Staff Chats: Lauren Nagle, FC Moves

Hear from City staff about their COVID-19 work, how they're staying connected and what they hope to learn from community members like you.

How are you staying connected with people outside of your household?

LN: I am a car-free and an active cyclist, and I have been making efforts to connect with as many as I can in all of the spaces I occupy in that area. I have continued going to the Murphy Center to wrench on bikes there for the homeless and near- homeless community members. I have gone to neighborhoods on the north side of town to do the same for our Latinx community members. I have had a backyard hangout with my bike polo team. I have worked with the other leaders of the Hex Wenches, a FTW/NB (Femme Trans Women and Non-binary) wrenching group out of the Fort Collins Bike Co-op, to create a Ride with Pride for the LGBTQIA+ community and its allies.

This month is Pride Month, and while it is hard to celebrate given all that is going on, there have been major milestones that we have experienced in the movement towards equality. Earlier this month, the Supreme Court ruled that gay and trans people can’t be discriminated against or fired for just being themselves. While it is upsetting that it took until 2020 for this to be clarified on a national level for those that didn’t already understand it, it is a huge win.

Instead of ignoring what is going on for the sake of celebration, we also stand (ride) in solidarity with those protesting, and those fighting for equality for black lives and for QTBIPOC (Queer and Trans, Black and Indigenous and People of Color) lives. Just because we had a huge step taken forward for our equality doesn’t mean that everyone has. This ride will be on Friday, June 26th, and will be a little different because of COVID-19. People are encouraged to ride their bike at any time during the day, on a general loop of Mountain Ave, from Old Town to the cemetery and back. The ride is open to all to express themselves however they want, with rainbow flags, protest signs, costumes, or just plain noise.

What makes a community’s culture vibrant, rich and representative of its people?

LN: Every community member’s voice and perspective should be heard. and decision-making spaces should be representative of more than just the majority.

As a community, we must actively listen to everyone and seriously consider what everyone brings to the table. Ultimately, it takes effort to have a representative culture, and we have to be willing to upset the status quo and make tough decisions in order to represent everyone in our community, not just the majority.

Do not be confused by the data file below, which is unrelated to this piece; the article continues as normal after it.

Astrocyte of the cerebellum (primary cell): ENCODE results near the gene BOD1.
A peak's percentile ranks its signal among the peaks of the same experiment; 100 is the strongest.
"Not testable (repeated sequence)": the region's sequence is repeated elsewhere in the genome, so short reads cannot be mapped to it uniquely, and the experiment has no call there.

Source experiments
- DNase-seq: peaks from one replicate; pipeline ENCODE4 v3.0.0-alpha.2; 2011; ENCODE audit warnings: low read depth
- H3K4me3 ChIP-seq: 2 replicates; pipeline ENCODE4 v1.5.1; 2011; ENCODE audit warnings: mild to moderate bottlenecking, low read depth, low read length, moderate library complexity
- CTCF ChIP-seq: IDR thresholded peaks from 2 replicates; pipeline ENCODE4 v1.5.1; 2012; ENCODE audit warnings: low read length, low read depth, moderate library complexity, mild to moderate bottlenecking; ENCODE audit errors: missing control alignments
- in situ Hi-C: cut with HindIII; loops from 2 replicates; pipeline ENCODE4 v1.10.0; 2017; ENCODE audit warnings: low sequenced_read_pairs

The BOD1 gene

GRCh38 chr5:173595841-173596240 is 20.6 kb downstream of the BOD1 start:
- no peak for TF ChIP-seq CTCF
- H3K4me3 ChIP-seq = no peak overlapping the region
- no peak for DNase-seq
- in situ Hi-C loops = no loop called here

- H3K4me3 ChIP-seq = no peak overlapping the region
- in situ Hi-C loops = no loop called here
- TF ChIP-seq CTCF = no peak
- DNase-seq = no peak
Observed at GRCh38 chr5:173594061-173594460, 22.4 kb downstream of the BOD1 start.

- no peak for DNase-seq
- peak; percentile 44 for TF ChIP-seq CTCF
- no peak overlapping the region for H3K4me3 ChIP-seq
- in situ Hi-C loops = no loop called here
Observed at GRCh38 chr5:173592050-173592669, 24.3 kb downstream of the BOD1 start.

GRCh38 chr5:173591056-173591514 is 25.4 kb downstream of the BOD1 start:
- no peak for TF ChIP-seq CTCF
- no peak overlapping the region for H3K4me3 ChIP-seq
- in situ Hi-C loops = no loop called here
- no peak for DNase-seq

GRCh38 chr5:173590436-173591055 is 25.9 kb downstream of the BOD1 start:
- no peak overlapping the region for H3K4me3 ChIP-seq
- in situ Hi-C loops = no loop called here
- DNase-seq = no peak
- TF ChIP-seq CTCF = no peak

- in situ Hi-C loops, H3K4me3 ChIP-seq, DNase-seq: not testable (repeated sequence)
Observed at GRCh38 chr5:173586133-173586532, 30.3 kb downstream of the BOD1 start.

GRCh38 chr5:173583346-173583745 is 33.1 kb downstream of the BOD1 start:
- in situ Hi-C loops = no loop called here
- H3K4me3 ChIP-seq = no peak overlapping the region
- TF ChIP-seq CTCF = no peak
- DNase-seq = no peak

Why is it important for communities to have a vibrant and diverse culture?

LN: This is something that is best understood when you consider what it would feel like to be invisibilized. For some, this isn’t easy to actually understand because they have never come close to feeling what that is like. For others, the act of invisibilization goes a step further: there are laws, or institutions, that are built against you, built to actively make sure you fail. These barriers hurt a community’s ability to thrive and prosper, and can cause wide swaths of culture and perspectives to be lost.

Everyone should have a place they feel safe and a community they belong to. When culture is homogenized, people with diverse identities are left asking themselves where is my place? What do I do? Where is my community?

What role does collaboration play in creating a vibrant community?

LN: A truly vibrant community isn’t just made because someone decided to do so one day. A vibrant community is something that is built over time, with many different perspectives and life experiences contributing to the whole. In order to be ‘vibrant’ - full of energy and enthusiasm - there has to be room for everyone to contribute. If you are the majority voice, you can help to create a space for others to be heard. Working together, we can make sure everyone is represented in the fabric of our community.

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